Fetotoxicity caused by the interaction between zinc and arsenic in mice

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Arsenic is an environmental pollutant that induces congenital malformations in experimental models and can contribute to human birth defects. The environmental exposure to arsenic is relatively small when compared with the doses required to cause teratogenicity in mice and other laboratory animals. In order to study the action of zinc in the arsenic-induced teratogenicity, in the present work mice were either pretreated with zinc and later with arsenic or were treated simultaneously with zinc and arsenic in vivo and in vitro. Following administration of arsenate on gestation day 8, pregnant females were killed on the 17th day of gestation; maternal and fetal data were collected by laparotomy and used to calculate reproductive parameters. Fetuses were analyzed for the presence of external malformation and, after the appropriate processing, visceral and skeletal analyses were accomplished. Conceptuses were exposed in whole embryo culture to arsenicals on gestation day 8 (3-6 somite stage). After a 26 h culture period, morphological development was assessed. Neither pretreatment with zinc nor simultaneous administration of zinc prevented arsenic teratogenicity in these experimental models. (C) 2002 Wiley-Liss, Inc.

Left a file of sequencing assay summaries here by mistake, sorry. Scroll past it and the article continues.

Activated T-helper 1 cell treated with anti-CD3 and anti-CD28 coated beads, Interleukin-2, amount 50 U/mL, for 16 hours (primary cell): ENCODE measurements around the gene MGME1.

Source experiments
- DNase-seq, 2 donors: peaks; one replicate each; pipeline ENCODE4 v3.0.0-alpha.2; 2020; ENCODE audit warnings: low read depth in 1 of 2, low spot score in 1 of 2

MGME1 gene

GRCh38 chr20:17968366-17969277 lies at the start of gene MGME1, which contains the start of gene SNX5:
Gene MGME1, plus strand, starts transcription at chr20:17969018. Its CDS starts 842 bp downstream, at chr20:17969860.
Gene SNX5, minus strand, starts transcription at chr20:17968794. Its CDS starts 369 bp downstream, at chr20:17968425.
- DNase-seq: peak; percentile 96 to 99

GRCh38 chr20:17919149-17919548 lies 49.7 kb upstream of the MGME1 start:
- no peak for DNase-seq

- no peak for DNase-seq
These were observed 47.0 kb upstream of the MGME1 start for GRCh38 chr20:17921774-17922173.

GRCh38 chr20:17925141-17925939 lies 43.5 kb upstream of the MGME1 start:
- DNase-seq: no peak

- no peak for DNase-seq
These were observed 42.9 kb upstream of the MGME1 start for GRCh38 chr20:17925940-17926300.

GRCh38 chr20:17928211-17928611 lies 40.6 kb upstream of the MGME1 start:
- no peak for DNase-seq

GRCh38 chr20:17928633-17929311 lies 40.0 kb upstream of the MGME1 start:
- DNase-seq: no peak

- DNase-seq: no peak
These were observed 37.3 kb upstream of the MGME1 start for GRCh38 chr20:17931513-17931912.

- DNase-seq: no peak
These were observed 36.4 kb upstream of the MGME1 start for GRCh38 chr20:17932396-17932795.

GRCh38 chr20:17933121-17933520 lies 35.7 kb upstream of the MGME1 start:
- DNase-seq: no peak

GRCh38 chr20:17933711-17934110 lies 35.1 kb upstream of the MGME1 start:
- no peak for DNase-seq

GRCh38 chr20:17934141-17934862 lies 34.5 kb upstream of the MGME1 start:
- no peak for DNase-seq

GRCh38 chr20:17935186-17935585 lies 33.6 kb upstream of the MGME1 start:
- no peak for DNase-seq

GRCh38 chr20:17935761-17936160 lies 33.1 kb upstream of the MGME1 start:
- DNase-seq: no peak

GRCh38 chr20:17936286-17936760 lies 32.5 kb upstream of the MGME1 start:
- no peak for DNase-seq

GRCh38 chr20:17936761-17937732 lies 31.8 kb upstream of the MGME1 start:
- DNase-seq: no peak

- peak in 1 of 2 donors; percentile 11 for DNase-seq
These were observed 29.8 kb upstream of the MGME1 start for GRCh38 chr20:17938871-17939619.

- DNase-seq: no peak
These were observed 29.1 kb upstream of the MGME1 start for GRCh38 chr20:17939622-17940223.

heavy metals interaction, dysmorphology, whole embryo culture, arsenicals, teratogenicity

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Teratogenesis Carcinogenesis and Mutagenesis. New York: Wiley-liss, v. 22, n. 5, p. 315-327, 2002.